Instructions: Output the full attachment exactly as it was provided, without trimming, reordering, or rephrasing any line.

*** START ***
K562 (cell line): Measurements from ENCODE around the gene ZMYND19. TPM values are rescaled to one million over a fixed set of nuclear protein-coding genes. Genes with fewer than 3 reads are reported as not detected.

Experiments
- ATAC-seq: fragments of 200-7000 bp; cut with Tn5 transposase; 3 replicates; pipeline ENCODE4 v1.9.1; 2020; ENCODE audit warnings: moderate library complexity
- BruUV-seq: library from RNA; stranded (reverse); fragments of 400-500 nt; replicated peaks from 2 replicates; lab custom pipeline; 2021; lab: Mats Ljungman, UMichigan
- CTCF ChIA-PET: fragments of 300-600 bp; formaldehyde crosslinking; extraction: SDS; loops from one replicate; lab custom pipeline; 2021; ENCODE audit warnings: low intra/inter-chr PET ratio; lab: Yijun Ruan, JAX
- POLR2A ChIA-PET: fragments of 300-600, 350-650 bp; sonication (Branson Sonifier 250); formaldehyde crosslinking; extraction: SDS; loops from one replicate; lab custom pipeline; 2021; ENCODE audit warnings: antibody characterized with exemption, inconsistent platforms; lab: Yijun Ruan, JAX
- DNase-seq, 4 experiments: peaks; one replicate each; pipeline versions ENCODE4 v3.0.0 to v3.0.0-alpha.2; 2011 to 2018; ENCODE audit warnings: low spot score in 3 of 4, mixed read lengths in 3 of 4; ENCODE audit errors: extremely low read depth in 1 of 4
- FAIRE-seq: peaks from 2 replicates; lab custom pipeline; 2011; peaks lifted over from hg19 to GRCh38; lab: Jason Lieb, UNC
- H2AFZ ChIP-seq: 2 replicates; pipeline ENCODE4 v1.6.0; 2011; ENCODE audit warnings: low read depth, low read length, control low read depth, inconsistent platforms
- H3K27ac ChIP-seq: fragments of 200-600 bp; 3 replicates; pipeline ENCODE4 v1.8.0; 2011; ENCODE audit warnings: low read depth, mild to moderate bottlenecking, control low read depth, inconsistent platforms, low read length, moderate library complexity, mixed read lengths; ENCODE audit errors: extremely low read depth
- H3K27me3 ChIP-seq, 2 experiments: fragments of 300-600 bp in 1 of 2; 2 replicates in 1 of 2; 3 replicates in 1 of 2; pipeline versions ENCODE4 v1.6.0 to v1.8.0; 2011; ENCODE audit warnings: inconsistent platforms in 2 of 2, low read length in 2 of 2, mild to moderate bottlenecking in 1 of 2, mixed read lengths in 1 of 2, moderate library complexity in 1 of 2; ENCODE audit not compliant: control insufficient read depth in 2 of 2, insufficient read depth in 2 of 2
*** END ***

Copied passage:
K562 (cell line): Measurements from ENCODE around the gene ZMYND19. TPM values are rescaled to one million over a fixed set of nuclear protein-coding genes. Genes with fewer than 3 reads are reported as not detected.

Experiments
- ATAC-seq: fragments of 200-7000 bp; cut with Tn5 transposase; 3 replicates; pipeline ENCODE4 v1.9.1; 2020; ENCODE audit warnings: moderate library complexity
- BruUV-seq: library from RNA; stranded (reverse); fragments of 400-500 nt; replicated peaks from 2 replicates; lab custom pipeline; 2021; lab: Mats Ljungman, UMichigan
- CTCF ChIA-PET: fragments of 300-600 bp; formaldehyde crosslinking; extraction: SDS; loops from one replicate; lab custom pipeline; 2021; ENCODE audit warnings: low intra/inter-chr PET ratio; lab: Yijun Ruan, JAX
- POLR2A ChIA-PET: fragments of 300-600, 350-650 bp; sonication (Branson Sonifier 250); formaldehyde crosslinking; extraction: SDS; loops from one replicate; lab custom pipeline; 2021; ENCODE audit warnings: antibody characterized with exemption, inconsistent platforms; lab: Yijun Ruan, JAX
- DNase-seq, 4 experiments: peaks; one replicate each; pipeline versions ENCODE4 v3.0.0 to v3.0.0-alpha.2; 2011 to 2018; ENCODE audit warnings: low spot score in 3 of 4, mixed read lengths in 3 of 4; ENCODE audit errors: extremely low read depth in 1 of 4
- FAIRE-seq: peaks from 2 replicates; lab custom pipeline; 2011; peaks lifted over from hg19 to GRCh38; lab: Jason Lieb, UNC
- H2AFZ ChIP-seq: 2 replicates; pipeline ENCODE4 v1.6.0; 2011; ENCODE audit warnings: low read depth, low read length, control low read depth, inconsistent platforms
- H3K27ac ChIP-seq: fragments of 200-600 bp; 3 replicates; pipeline ENCODE4 v1.8.0; 2011; ENCODE audit warnings: low read depth, mild to moderate bottlenecking, control low read depth, inconsistent platforms, low read length, moderate library complexity, mixed read lengths; ENCODE audit errors: extremely low read depth
- H3K27me3 ChIP-seq, 2 experiments: fragments of 300-600 bp in 1 of 2; 2 replicates in 1 of 2; 3 replicates in 1 of 2; pipeline versions ENCODE4 v1.6.0 to v1.8.0; 2011; ENCODE audit warnings: inconsistent platforms in 2 of 2, low read length in 2 of 2, mild to moderate bottlenecking in 1 of 2, mixed read lengths in 1 of 2, moderate library complexity in 1 of 2; ENCODE audit not compliant: control insufficient read depth in 2 of 2, insufficient read depth in 2 of 2